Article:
Human Genes and Neoliberal Governance: A Foucauldian Critique

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Drawing on the work of Michel Foucault, among others, Human Genes and Neoliberal Governance shows how the privileging of genetic explanations about individual risks, over environmental and socioeconomic factors, reflects both a metaphysical and a political complicity between 'geneticisation' and neoliberalism. The 'new human genetics' does not transform what it is to be human as much as shift the place we look at when we try to characterise commonalities and variations among the human species. The 'genetic revolution' is above all a perceptual revolution, and in the first part of this book Antoinette Rouvroy explores the social, political and economic conditions and consequences of this new 'perceptual regime'.

In the second part of this book she pursues her analysis through a consideration of the impact of 'geneticisation' on political support of the welfare state, and on the operation of private health and life insurance. Genetics and neoliberalism, she argues, are complicit in fostering the belief that social and economic patterns have a fixed nature beyond the reach of democratic deliberation, and that the characteristics of individuals are unusually plastic, and within the scope of individual choice and responsibility. 'Geneticisation', it is concluded, has come to provide a questionable and largely unacknowledged support for neoliberal governance.

About the Author:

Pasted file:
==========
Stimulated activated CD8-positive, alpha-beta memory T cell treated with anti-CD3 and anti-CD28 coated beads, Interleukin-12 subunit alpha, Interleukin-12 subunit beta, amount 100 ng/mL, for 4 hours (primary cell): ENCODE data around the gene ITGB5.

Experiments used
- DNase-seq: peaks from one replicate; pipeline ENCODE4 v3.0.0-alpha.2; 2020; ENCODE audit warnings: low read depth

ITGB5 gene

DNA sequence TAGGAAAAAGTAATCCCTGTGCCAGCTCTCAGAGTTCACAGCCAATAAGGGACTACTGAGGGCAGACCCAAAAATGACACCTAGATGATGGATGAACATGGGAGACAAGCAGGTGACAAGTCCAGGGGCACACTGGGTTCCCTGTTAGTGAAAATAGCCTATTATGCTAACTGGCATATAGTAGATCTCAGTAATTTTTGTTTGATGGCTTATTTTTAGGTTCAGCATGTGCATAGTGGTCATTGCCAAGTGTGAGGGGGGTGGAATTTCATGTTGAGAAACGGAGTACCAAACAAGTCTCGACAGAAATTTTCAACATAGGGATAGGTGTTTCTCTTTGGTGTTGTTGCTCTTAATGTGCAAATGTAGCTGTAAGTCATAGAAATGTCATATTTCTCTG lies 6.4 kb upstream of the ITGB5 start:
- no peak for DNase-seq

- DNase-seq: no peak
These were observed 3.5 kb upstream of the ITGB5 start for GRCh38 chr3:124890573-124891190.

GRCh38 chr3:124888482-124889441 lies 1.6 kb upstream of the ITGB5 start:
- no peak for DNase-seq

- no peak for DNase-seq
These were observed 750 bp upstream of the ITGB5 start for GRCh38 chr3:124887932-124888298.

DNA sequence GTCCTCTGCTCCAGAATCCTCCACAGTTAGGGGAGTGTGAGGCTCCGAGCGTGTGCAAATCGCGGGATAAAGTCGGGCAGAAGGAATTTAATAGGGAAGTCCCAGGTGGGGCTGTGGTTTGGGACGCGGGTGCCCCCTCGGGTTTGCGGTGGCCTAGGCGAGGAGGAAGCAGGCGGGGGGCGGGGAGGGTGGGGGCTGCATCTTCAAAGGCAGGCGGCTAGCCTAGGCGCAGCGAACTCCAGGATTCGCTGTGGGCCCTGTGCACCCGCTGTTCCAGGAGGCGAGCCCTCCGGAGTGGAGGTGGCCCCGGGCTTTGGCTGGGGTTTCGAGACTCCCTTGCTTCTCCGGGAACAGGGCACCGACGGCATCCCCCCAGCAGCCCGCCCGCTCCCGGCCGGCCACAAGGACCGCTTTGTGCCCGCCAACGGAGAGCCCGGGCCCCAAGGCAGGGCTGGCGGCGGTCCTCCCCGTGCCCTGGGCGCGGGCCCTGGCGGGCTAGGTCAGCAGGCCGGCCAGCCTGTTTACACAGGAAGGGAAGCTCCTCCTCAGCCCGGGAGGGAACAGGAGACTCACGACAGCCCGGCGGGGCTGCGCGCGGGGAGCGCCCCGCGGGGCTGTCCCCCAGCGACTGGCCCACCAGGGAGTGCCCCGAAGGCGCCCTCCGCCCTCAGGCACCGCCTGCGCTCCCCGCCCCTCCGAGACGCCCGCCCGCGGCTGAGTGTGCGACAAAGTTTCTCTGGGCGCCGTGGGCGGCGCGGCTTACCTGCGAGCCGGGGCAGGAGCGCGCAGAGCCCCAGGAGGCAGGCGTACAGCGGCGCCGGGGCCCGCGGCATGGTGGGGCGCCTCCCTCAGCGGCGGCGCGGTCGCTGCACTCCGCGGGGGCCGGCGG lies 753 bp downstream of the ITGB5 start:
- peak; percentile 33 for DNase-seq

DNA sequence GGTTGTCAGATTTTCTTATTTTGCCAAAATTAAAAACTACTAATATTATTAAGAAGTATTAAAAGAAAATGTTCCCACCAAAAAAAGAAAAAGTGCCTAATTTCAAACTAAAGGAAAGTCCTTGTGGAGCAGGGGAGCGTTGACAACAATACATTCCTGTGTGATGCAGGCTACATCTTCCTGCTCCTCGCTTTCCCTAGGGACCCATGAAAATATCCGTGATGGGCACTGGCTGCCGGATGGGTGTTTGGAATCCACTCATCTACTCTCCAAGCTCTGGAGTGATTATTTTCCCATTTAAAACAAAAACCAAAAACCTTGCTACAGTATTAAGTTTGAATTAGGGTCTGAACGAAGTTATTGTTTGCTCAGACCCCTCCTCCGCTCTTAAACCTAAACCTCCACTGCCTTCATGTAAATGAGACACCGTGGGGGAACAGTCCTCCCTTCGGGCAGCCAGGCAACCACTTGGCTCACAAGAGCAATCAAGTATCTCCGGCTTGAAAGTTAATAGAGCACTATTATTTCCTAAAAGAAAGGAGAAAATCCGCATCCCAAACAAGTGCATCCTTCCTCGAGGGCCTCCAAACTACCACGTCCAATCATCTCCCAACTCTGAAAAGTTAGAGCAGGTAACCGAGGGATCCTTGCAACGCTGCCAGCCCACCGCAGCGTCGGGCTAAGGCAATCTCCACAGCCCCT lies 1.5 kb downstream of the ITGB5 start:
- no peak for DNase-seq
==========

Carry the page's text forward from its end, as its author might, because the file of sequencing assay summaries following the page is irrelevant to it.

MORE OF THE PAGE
Antoinette Rouvroy is now assistant professor of Law and Language, and research fellow in Information Technology Law at the University of Namur, in Belgium

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Product Details

  • ISBN-13: 9780415444330
  • Publisher: Taylor & Francis
  • Publication date: 2/9/2008
  • Pages: 320
  • Product dimensions: 6.20 (w) x 9.20 (h) x 0.90 (d)

Meet the Author

Antoinette Rouvroy belongs to the growing community of 'academic nomads’. The interdisciplinary tone of her work has oriented - and has been oriented by — her fellowships at the Center for Philosophy of Law at the Université catholique de Louvain, at the European University Institute in Florence, at the Science and Technology Studies Unit of the University of York, and at the Faculty of Law of Law of McGill University in Montreal. She is now assistant professor of Law and Language, and research fellow in information technology law at the University of Namur, in Belgium.

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Table of Contents

Introduction Part 1: The Production of Genetic Knowledge and the Rise of Genetics as New Perceptual Regime 1. The Production of Genetic Knowledge 2. Scientific and Economic Strength of Genetic Reductionism 3. Policy Implications: Discourses of Genetic Enlightenment as New Disciplinary Devices 4. Genetic Conceptualisations of ‘Normality’ and the Idea of Genetic Justice 5. Beyond Genetic Universality and Authenticity, the Lure of the ‘Genetic Underclass’ Part 2: The Socio-Economic Life of Genes - Genetic Risks and Insurance 6. Commonalties and Variations in Regulation of Genetic Information Flows 7. Previews of the Future as Background 8. Economic and Actuarial Perspectives on Genetics and Insurance 9. Practical and Normative Arguments Against ‘Genetic Exceptionalist’ Legislation 10. The Changing Social Role of Private Insurance: ‘Risk’ as a New Representational Regime. Conclusions. References

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